The “free movement of labour” can throw up some bizarre examples of why this much-trumpeted EU policy is not only absurd, but also counterproductive. Take the NHS as an example. Because of the “austerity” measures being pursued by the government, thousands of nursing jobs have been culled.
It is no surprise, then, that winter, and the pressures upon the NHS that these cold months bring, has forced the government to accept that it has a severe shortage of staff!
Its remedy? Poach nurses from overseas. Entice staff from other countries (EU and beyond) to plug Britain’s shortages. Bring staff from countries that themselves are struggling with basic health needs. This government is turning the NHS clock back to the 1950s.
A more bizarre illustration of the free movement of labour is happening in Britain’s ambulance services. The London Ambulance Service, for example, was told to “save” £50 million over five years and shed some 900 posts. Posts that when taken out would have a crucial effect on the patient care given to Londoners.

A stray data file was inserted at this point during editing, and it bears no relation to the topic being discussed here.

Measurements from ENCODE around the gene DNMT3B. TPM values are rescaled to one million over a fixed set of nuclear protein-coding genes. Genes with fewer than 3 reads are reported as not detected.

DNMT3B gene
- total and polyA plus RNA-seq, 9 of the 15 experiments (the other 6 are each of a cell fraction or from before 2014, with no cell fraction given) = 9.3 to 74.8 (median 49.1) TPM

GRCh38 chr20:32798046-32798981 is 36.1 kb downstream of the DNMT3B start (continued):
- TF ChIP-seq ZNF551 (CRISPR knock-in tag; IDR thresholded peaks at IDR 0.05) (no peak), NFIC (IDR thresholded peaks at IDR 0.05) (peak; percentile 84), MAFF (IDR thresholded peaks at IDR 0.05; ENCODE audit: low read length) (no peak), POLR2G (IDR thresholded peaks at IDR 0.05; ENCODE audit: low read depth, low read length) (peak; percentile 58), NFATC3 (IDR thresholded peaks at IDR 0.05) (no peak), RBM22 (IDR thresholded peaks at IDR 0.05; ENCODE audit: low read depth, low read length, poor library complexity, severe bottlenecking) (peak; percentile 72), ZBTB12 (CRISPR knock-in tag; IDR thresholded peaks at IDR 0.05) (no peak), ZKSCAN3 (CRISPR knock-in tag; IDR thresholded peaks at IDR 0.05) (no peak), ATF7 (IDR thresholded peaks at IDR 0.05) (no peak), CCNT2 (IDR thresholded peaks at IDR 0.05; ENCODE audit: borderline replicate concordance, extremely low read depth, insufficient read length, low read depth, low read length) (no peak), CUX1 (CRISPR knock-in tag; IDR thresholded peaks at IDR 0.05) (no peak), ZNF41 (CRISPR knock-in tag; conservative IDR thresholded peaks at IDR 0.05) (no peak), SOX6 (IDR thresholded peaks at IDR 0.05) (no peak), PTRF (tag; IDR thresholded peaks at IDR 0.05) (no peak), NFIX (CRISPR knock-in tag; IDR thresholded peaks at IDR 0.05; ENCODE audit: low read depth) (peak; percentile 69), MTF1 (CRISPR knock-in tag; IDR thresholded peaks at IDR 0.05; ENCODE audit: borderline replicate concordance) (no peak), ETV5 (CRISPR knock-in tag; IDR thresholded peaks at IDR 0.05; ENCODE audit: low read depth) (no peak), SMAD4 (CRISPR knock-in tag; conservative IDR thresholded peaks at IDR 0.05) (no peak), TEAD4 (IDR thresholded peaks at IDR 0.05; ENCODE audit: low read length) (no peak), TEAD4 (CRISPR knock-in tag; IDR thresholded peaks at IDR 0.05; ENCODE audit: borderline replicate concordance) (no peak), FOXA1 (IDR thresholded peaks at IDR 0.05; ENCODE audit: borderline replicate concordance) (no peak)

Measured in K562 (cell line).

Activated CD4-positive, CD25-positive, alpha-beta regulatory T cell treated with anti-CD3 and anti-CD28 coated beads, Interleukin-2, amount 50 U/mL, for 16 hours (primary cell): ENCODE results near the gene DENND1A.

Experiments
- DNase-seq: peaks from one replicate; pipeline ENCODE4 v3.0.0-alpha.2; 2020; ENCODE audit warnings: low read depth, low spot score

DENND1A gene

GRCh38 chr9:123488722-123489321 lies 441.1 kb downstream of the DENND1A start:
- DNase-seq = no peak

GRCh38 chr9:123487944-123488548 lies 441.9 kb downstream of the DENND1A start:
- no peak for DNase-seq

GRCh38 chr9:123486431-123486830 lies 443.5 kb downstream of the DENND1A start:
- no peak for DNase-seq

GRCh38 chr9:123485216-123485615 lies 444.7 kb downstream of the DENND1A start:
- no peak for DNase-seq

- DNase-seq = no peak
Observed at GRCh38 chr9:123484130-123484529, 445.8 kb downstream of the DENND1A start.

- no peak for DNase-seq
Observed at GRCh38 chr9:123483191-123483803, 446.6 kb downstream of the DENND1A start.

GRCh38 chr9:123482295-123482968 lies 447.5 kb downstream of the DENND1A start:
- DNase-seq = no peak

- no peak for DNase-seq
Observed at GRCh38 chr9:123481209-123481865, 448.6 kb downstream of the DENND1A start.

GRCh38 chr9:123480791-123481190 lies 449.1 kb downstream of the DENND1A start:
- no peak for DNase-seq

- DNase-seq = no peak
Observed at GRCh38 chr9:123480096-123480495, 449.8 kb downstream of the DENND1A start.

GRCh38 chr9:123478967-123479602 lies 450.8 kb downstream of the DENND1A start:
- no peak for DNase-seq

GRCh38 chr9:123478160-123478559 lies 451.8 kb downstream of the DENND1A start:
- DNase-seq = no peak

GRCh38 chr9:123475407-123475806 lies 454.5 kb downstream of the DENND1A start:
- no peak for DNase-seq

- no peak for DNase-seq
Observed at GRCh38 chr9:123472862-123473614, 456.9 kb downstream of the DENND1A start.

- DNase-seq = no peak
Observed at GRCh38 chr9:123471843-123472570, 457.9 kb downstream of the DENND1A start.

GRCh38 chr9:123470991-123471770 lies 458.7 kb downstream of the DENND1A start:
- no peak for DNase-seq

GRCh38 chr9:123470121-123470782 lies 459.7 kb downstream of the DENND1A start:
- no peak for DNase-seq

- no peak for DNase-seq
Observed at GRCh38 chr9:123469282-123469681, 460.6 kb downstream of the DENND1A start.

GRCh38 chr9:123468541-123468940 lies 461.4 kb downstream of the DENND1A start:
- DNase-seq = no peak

It is now, finally, accepted that the London Ambulance Service is short of clinically trained staff. The remedy? Poach paramedics from the EU states, New Zealand and Australia. It is difficult to believe that those countries have a surplus of paramedics.
While paramedics are coming in, paramedics are also going out. There has been a major targeting of London paramedics by countries such as Abu Dhabi offering tax-free salaries in return for one- or two-year contracts. NHS-trained staff are using their clinical skills, not on British citizens, but elsewhere. Is that “free movement of labour” – or the import and export of paramedics as mere commodities? ■